Got It game for an adult and child. How can you play so that you know you will always win?

Can you explain the strategy for winning this game with any target?

When the number x 1 x x x is multiplied by 417 this gives the answer 9 x x x 0 5 7. Find the missing digits, each of which is represented by an "x" .

Using the digits 1, 2, 3, 4, 5, 6, 7 and 8, mulitply a two two digit numbers are multiplied to give a four digit number, so that the expression is correct. How many different solutions can you find?

I added together the first 'n' positive integers and found that my answer was a 3 digit number in which all the digits were the same...

The clues for this Sudoku are the product of the numbers in adjacent squares.

A student in a maths class was trying to get some information from her teacher. She was given some clues and then the teacher ended by saying, "Well, how old are they?"

List any 3 numbers. It is always possible to find a subset of adjacent numbers that add up to a multiple of 3. Can you explain why and prove it?

Choose any 3 digits and make a 6 digit number by repeating the 3 digits in the same order (e.g. 594594). Explain why whatever digits you choose the number will always be divisible by 7, 11 and 13.

Imagine we have four bags containing numbers from a sequence. What numbers can we make now?

The puzzle can be solved by finding the values of the unknown digits (all indicated by asterisks) in the squares of the $9\times9$ grid.

Find some triples of whole numbers a, b and c such that a^2 + b^2 + c^2 is a multiple of 4. Is it necessarily the case that a, b and c must all be even? If so, can you explain why?

Given the products of diagonally opposite cells - can you complete this Sudoku?

A game for two people, or play online. Given a target number, say 23, and a range of numbers to choose from, say 1-4, players take it in turns to add to the running total to hit their target.

A three digit number abc is always divisible by 7 when 2a+3b+c is divisible by 7. Why?

Play the divisibility game to create numbers in which the first two digits make a number divisible by 2, the first three digits make a number divisible by 3...

The number 12 = 2^2 × 3 has 6 factors. What is the smallest natural number with exactly 36 factors?

Four of these clues are needed to find the chosen number on this grid and four are true but do nothing to help in finding the number. Can you sort out the clues and find the number?

Three people chose this as a favourite problem. It is the sort of problem that needs thinking time - but once the connection is made it gives access to many similar ideas.

Given the products of adjacent cells, can you complete this Sudoku?

Which is quicker, counting up to 30 in ones or counting up to 300 in tens? Why?

Can you complete this jigsaw of the multiplication square?

What do the numbers shaded in blue on this hundred square have in common? What do you notice about the pink numbers? How about the shaded numbers in the other squares?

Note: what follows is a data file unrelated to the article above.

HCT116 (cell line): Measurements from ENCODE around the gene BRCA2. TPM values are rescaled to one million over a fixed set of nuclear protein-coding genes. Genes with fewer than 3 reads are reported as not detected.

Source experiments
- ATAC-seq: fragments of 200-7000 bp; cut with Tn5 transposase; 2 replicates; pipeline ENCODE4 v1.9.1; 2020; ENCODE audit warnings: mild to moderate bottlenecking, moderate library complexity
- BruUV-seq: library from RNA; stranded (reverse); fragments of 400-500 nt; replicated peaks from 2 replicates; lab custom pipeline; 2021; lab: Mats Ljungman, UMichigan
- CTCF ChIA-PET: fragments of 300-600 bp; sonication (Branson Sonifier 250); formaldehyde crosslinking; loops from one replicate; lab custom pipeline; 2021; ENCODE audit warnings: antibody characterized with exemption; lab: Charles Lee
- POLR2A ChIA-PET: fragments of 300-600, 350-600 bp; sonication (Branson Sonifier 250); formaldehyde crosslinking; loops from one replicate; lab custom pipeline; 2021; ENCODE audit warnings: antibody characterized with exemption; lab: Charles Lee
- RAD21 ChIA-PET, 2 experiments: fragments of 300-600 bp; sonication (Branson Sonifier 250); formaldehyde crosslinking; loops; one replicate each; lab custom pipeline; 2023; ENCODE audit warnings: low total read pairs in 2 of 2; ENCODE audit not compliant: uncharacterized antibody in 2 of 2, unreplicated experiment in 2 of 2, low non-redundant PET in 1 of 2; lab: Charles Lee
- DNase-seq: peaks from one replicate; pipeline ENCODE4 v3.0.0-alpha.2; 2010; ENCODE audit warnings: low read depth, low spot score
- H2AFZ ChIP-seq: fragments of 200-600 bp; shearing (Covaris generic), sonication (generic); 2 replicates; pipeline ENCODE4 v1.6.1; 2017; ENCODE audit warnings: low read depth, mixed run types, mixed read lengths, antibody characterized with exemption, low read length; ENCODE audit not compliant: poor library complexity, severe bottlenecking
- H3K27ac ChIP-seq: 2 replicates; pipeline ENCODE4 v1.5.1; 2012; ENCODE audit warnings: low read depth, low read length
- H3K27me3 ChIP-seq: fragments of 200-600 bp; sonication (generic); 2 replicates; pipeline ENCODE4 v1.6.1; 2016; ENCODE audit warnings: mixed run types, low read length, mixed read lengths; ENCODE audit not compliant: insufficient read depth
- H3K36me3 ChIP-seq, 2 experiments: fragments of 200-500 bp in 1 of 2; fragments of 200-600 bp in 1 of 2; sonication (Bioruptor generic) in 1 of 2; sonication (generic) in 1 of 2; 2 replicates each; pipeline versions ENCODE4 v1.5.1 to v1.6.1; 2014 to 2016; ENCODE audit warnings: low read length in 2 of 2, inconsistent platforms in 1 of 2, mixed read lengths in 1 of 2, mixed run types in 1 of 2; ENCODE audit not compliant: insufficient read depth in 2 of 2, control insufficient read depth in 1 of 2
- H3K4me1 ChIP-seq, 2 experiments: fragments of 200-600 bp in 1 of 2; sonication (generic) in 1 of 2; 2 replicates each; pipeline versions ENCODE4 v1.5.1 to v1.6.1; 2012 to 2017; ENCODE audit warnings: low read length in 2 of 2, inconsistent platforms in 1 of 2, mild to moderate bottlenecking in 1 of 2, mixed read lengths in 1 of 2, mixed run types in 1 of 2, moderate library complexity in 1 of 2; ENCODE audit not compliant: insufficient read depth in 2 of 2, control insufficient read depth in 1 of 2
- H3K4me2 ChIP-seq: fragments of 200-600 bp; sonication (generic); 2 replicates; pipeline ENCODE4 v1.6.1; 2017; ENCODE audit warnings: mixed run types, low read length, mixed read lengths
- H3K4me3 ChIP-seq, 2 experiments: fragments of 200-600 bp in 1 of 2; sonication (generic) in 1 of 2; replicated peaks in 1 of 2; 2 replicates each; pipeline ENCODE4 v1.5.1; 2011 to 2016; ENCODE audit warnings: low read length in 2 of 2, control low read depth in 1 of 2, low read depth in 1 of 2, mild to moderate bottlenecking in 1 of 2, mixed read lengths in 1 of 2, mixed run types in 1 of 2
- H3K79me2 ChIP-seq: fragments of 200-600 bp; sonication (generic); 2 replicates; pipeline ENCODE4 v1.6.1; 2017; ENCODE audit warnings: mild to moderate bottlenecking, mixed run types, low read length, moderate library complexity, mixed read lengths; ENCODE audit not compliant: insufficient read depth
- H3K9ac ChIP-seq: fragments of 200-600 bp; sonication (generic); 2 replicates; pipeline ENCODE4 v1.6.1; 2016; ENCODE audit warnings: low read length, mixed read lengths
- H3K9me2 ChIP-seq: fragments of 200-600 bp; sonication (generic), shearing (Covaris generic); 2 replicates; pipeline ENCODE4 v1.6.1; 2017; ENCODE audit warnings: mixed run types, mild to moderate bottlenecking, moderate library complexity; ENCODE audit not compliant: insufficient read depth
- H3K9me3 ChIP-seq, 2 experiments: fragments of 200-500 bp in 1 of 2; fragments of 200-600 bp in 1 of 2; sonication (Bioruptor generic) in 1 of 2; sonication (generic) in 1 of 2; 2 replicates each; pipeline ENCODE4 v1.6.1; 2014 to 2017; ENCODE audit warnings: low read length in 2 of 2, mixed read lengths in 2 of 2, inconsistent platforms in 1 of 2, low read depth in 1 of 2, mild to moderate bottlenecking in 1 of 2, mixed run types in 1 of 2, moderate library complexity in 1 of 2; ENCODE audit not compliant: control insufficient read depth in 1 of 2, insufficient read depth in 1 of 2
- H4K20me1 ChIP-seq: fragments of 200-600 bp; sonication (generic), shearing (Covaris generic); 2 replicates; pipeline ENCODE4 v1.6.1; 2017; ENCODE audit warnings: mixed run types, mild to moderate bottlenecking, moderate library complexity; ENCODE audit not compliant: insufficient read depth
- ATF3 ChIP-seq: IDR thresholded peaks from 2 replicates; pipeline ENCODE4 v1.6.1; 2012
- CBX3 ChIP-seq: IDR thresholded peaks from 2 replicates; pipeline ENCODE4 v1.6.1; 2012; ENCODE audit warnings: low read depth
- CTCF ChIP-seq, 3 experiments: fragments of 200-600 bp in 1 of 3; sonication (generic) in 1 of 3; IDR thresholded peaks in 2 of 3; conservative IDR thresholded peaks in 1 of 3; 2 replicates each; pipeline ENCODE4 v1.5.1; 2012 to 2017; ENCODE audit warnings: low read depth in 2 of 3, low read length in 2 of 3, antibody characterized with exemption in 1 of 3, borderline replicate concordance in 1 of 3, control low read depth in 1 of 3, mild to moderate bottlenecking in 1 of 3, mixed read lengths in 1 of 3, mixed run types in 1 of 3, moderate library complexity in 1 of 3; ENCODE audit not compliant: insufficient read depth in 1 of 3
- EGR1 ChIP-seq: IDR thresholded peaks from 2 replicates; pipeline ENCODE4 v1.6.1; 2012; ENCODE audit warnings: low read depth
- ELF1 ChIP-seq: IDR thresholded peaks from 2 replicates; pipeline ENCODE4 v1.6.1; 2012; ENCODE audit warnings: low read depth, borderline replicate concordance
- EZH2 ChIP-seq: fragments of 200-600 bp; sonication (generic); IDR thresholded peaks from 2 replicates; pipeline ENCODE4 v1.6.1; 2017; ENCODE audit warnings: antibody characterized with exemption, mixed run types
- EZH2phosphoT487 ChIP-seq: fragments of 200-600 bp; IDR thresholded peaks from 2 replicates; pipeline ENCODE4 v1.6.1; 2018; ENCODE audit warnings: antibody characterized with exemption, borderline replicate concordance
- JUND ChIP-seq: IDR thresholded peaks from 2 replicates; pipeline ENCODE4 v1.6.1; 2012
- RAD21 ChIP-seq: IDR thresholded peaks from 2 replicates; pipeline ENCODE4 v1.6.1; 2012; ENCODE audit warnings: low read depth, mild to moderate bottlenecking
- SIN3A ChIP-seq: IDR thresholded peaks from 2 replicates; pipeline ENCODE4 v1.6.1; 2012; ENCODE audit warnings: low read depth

Is there an efficient way to work out how many factors a large number has?

Investigate the smallest number of moves it takes to turn these mats upside-down if you can only turn exactly three at a time.

Can you fill in this table square? The numbers 2 -12 were used to generate it with just one number used twice.

Arrange the four number cards on the grid, according to the rules, to make a diagonal, vertical or horizontal line.

Ben, Jack and Emma passed counters to each other and ended with the same number of counters. How many did they start with?

Imagine a wheel with different markings painted on it at regular intervals. Can you predict the colour of the 18th mark? The 100th mark?

In this activity, the computer chooses a times table and shifts it. Can you work out the table and the shift each time?

Are these statements always true, sometimes true or never true?

Have a go at balancing this equation. Can you find different ways of doing it?

Can you work out some different ways to balance this equation?

Can you complete this calculation by filling in the missing numbers? In how many different ways can you do it?

Imagine we have four bags containing a large number of 1s, 4s, 7s and 10s. What numbers can we make?

Investigate the sum of the numbers on the top and bottom faces of a line of three dice. What do you notice?

Play this game and see if you can figure out the computer's chosen number.

Can you find any perfect numbers? Read this article to find out more...

You are given the Lowest Common Multiples of sets of digits. Find the digits and then solve the Sudoku.

Can you find different ways of creating paths using these paving slabs?

If you have only four weights, where could you place them in order to balance this equaliser?

In this problem we are looking at sets of parallel sticks that cross each other. What is the least number of crossings you can make? And the greatest?

The planet of Vuvv has seven moons. Can you work out how long it is between each super-eclipse?

Find a cuboid (with edges of integer values) that has a surface area of exactly 100 square units. Is there more than one? Can you find them all?

Make a set of numbers that use all the digits from 1 to 9, once and once only. Add them up. The result is divisible by 9. Add each of the digits in the new number. What is their sum? Now try some. . . .

I added together some of my neighbours' house numbers. Can you explain the patterns I noticed?

A game in which players take it in turns to choose a number. Can you block your opponent?

Can you find what the last two digits of the number $4^{1999}$ are?

A collection of resources to support work on Factors and Multiples at Secondary level.